A second German multinational, Software AG, has been caught red-handed entering questionable commission agreements with a Gupta-controlled company in the hope of securing lucrative state contracts. A company that manufactures billboards and a letterbox consulting company also stood to rake in millions. By AMABHUNGANE, SCORPIO and NEWS24.
Over the weekend Human Settlements Minister Lindiwe Sisulu officially “launched” her campaign to take over from President Jacob Zuma as the leader of the ANC. It is a campaign that marks a serious change from what we’ve seen in the party before. She appears to be confident of her chances, and seems to be proclaiming that she wants the Number One spot. But, despite her political career and achievements, there are numerous political problems in her path. Foremost among them is the political traffic jam at the top of the “Anti-Zuma” slate that is being assembled for December. By STEPHEN GROOTES.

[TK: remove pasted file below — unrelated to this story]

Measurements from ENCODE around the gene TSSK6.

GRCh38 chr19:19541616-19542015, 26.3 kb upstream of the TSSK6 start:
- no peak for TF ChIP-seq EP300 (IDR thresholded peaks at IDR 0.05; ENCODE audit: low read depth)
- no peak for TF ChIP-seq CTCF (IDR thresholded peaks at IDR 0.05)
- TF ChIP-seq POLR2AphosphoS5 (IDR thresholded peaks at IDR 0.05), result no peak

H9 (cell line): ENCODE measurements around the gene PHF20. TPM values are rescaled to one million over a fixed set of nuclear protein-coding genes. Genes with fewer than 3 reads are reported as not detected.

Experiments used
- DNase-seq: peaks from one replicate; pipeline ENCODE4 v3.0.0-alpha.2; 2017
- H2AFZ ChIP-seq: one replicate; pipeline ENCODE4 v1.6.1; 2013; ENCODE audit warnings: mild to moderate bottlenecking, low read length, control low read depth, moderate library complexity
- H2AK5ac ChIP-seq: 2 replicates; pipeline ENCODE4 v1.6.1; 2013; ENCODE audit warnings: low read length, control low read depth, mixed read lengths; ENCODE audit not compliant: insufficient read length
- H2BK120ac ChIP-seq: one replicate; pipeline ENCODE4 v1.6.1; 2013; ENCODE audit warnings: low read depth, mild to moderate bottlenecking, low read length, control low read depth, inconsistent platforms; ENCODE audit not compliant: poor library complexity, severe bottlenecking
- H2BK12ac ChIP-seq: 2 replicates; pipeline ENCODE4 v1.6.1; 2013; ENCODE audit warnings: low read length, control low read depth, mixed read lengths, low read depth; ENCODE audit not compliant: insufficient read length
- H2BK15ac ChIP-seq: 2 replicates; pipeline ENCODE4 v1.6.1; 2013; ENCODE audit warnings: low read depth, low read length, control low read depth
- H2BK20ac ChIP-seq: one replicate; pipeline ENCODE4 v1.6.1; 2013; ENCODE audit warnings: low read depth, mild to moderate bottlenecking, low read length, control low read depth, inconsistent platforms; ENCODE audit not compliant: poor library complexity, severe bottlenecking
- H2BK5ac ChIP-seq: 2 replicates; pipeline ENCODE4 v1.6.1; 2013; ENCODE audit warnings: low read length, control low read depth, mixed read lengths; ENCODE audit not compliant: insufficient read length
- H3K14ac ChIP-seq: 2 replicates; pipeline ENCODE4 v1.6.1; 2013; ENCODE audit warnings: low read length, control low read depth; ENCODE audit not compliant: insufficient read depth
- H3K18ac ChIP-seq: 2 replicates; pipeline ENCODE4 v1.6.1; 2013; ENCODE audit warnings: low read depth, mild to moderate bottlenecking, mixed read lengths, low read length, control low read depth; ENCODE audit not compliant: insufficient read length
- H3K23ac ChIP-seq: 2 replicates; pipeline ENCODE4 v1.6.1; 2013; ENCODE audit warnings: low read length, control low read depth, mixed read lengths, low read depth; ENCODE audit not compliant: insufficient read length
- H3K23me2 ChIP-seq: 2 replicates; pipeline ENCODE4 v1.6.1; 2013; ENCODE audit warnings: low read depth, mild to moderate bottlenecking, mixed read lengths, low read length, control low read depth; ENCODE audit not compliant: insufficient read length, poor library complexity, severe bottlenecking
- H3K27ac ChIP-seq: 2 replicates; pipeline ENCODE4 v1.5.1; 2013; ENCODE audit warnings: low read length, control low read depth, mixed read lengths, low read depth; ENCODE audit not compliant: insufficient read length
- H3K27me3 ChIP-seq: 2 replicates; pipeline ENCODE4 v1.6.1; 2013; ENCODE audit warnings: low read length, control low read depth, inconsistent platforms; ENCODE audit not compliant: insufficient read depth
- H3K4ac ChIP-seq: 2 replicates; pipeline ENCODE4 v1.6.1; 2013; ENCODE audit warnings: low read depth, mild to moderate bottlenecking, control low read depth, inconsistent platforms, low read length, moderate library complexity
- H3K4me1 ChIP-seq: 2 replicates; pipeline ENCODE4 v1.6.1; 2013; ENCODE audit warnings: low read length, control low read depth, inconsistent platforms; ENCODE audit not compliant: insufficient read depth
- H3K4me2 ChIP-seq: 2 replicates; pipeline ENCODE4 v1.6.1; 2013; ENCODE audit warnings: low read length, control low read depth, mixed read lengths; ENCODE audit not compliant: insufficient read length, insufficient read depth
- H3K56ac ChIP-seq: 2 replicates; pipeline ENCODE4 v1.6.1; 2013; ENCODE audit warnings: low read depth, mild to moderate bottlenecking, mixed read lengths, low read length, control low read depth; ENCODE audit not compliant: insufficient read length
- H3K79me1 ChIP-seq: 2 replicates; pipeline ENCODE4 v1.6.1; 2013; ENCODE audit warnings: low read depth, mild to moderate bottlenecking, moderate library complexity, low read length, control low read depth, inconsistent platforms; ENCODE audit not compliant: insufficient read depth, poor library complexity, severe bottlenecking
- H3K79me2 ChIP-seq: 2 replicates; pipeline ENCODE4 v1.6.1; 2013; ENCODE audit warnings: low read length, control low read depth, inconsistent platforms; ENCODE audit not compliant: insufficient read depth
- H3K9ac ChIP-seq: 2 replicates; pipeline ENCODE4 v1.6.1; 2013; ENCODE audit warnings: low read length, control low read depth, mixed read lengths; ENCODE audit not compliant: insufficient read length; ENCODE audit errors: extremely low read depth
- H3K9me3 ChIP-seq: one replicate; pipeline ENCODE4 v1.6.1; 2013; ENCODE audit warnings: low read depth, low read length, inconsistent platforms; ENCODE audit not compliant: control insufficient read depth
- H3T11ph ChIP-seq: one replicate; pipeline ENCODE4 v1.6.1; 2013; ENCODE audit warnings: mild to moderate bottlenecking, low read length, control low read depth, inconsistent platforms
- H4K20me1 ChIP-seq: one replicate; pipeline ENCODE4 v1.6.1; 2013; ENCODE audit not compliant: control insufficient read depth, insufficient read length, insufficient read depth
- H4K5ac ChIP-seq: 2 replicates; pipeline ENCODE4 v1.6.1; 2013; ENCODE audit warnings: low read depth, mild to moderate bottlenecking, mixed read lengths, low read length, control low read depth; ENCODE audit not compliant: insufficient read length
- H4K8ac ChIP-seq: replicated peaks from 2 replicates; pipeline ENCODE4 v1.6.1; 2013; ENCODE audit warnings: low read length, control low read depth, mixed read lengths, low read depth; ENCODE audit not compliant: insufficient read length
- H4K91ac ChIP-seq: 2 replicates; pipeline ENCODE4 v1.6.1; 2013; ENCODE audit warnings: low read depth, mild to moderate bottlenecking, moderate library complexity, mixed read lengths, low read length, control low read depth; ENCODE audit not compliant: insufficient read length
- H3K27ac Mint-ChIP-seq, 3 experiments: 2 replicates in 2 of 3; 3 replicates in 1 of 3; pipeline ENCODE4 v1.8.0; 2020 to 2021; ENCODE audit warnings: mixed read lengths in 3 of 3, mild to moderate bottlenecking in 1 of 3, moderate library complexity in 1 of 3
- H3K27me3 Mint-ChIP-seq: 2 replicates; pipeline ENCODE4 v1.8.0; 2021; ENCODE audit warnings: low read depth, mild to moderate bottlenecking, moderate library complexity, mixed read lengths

The Traditional Courts Bill is back. Resuscitated in the National Assembly in January after two previous defeats, its purpose is to provide a legislative framework for the courts of traditional leaders and to encourage that their functioning be consistent with constitutional principles. By NYASHA KARIMAKWENDA and PHILILE NTULI.
For the fifth year in a row, South Africa is set to record a grisly killing rate of more than 1,000 rhinos poached each year (nearly three rhinos each day).The latest statistics – the first official information released by government in six months – show that at least 529 rhinos have been killed by horn poachers nationwide between January and the end of June. Should this killing rate continue unchecked, the final death toll for the year is expected to reach over 1,050 rhinos – almost identical to last year. By TONY CARNIE.
A careful political chess game is unfolding at Parliament over whether a secret ballot might be the order of the day for the scheduled motion of no confidence in President Jacob Zuma. Several opposition parties have indicated their concern over the silence to date from National Assembly Speaker Baleka Mbete, who is also ANC national chairperson, on which way her decision will go, some 10 days after the deadline for party-political submissions on this matter. Depending on what happens in the next few days, the 8 August no confidence motion may, again, cause chaos in the House. By MARIANNE MERTEN.